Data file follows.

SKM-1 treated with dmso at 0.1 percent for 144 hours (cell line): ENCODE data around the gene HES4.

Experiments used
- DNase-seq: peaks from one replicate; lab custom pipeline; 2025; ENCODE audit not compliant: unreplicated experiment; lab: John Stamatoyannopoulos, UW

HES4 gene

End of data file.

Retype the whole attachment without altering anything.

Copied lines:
SKM-1 treated with dmso at 0.1 percent for 144 hours (cell line): ENCODE data around the gene HES4.

Experiments used
- DNase-seq: peaks from one replicate; lab custom pipeline; 2025; ENCODE audit not compliant: unreplicated experiment; lab: John Stamatoyannopoulos, UW

HES4 gene